So what skills does he refer to:

The list is long and ever-evolving but for starters…

  • Cloud technology
  • Data governance
  • Statistical analysis
  • Vendor management
  • Strategic planning
  • Project management
  • Skills implementation and team building

Old-school HR still has its place, but new-school HR is slowly becoming the school bully…

For more information about SAS recruitment, make sure you call us today. A key job goes live at lunchtime and we’ll have 50 applications by 5pm. The market is that competitive.

Call Chris Morris on 01582 742 682 or email today.

SAS Article #1 – What is Statistical Analysis?

Welcome to the first in a series of articles about SAS – Statistical Analysis Software. Over the coming weeks and months, we’ll be delving into different aspects of SAS and letting you know in a very subtle way that we are one of the leading SAS recruiters in the southeast…

It’s a question asked every day by forward-thinking businesses – how can we get (and stay) one step ahead of our competitors?

Are you familiar with the scientific principle of Occam’s Razor? It essentially states that with all factors taken into consideration, the simpler explanation for a problem is usually the right one. The simple answer to the question at the top of this article is ‘by offering a unique product or service, keeping prices lower than those elsewhere in the market and by being a business that buyers can trust to deliver.’

Those traits remain perfectly valid but more and more, big businesses are looking to statistical analysis software to pinpoint where to focus their efforts.

What is Statistical Analysis?

One tech company described it as ‘an aspect of business intelligence that involves the collection and scrutiny of business data and the reporting of trends.’

The biggest software player in the market, SAS, similarly define it as ‘the science of collecting, exploring and presenting large amounts of data to discover underlying patterns and trends.’

Fundamentally, the goal of statistical analysis is to predict and identify trends using data. A very simplistic example would be that of a supermarket analysing buying data and trends to determine where on the shelves to place top-selling products for maximum exposure.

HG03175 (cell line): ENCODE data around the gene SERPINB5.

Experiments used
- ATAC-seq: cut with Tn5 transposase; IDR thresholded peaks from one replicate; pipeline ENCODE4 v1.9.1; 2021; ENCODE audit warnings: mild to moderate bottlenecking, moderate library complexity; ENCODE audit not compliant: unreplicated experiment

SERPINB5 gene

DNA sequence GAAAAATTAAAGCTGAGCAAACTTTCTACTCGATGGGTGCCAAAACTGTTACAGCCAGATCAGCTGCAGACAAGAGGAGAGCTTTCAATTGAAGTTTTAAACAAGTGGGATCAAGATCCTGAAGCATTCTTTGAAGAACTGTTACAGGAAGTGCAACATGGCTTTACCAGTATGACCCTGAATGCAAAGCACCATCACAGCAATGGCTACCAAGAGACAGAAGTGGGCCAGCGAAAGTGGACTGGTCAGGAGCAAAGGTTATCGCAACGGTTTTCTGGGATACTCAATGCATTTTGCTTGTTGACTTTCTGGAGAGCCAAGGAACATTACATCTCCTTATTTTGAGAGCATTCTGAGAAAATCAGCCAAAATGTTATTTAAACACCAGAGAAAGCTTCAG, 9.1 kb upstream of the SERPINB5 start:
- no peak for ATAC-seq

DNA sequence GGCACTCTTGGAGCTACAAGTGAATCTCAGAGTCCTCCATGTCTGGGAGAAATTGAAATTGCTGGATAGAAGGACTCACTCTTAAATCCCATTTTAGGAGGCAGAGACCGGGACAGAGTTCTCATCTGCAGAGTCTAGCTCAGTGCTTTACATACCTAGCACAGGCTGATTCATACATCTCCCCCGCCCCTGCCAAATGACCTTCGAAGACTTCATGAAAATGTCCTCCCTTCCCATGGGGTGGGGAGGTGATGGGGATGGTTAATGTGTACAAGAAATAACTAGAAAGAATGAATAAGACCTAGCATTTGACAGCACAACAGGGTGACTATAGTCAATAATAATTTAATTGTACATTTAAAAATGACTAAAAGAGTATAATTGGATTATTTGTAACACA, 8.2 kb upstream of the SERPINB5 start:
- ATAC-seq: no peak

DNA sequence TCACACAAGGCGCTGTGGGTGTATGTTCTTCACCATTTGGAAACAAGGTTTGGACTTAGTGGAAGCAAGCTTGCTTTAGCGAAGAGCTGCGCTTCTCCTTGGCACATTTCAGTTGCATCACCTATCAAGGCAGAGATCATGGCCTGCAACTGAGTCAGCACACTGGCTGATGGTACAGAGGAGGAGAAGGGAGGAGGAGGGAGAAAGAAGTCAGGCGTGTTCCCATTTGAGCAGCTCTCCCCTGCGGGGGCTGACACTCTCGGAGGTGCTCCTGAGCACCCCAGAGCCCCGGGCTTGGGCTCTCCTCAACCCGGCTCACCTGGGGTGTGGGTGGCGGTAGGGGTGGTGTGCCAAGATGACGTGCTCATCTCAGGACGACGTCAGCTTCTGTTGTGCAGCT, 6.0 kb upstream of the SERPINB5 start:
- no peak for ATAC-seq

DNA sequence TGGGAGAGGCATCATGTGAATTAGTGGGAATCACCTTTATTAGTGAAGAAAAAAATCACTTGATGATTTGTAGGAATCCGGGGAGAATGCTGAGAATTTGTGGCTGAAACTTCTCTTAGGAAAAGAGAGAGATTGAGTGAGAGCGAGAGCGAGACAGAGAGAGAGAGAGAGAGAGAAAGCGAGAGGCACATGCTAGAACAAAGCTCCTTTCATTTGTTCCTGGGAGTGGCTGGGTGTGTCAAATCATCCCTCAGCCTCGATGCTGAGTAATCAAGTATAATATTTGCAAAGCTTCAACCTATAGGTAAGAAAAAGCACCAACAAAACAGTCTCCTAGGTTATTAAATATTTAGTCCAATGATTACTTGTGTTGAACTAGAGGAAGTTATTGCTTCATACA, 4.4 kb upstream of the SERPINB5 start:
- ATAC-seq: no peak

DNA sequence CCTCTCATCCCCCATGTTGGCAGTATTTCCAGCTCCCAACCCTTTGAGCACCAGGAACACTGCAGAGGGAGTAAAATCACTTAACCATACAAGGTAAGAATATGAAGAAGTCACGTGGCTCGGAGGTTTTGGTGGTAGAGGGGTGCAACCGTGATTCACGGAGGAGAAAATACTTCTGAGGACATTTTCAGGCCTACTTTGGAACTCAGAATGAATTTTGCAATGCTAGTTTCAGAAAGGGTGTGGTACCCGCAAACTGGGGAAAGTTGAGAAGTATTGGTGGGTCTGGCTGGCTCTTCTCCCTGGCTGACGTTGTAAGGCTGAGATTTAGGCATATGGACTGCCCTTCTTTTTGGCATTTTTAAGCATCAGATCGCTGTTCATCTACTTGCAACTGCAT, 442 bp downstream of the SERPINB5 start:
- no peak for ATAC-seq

A retail company will use statistical analysis – including web browsing, social media, industry forecasts and customer records (known collectively as ‘big data’) – to predict future trends, prepare for demand (seasonal and by specific product), identify target customers and fix pricing and promotions.

Alongside Business Intelligence – the processes that helps to organise, sort and present data in a relevant and context-specific way to aid the decision-making process – statistical analysis is making waves through the recruitment industry in the same way as the dotcom boom did in the early 1990s. It’s that important to big business.

Statistical Analysis Software Recruitment

At Asset Resourcing, our experience in recruiting within the statistical analysis sphere goes back almost as far as the invention of the theory itself (MD Ben has been recruiting SA and BI analysts for 15 years) and we cover all levels of seniority and roles, including:

SQL BI DevelopersBusiness AnalystsModellersBI Technical Project ManagersBusiness Intelligence AnalystsBI DevelopersHead of BISenior SAS Consultants

In addition to recruiting both contract and permanent staff spanning the SA and BI spectrum, we have an exclusive contract with one of the UKs leading SAS-partnered consultancies for whom we are their recruitment partner.

The SAS job market is only going one way and the opportunities available are with the big boys. You’re unlikely to find SAS software in start-ups and smaller businesses purely because the associated costs and manpower involved are prohibitively expensive. The world’s leading businesses use SAS software – Google, Facebook, Twitter, Accenture, GlaxoSmithKline, Novartis and Netflix as well as the majority of the globe’s leading IT business and banks – and we were in on the ground floor.

For more information about SAS software recruitment, make sur you call us today. A key job goes live at lunchtime and we’ll have 50 applications by 5pm. The market is that competitive.

Call Chris Morris on 01582 742 682 or email today.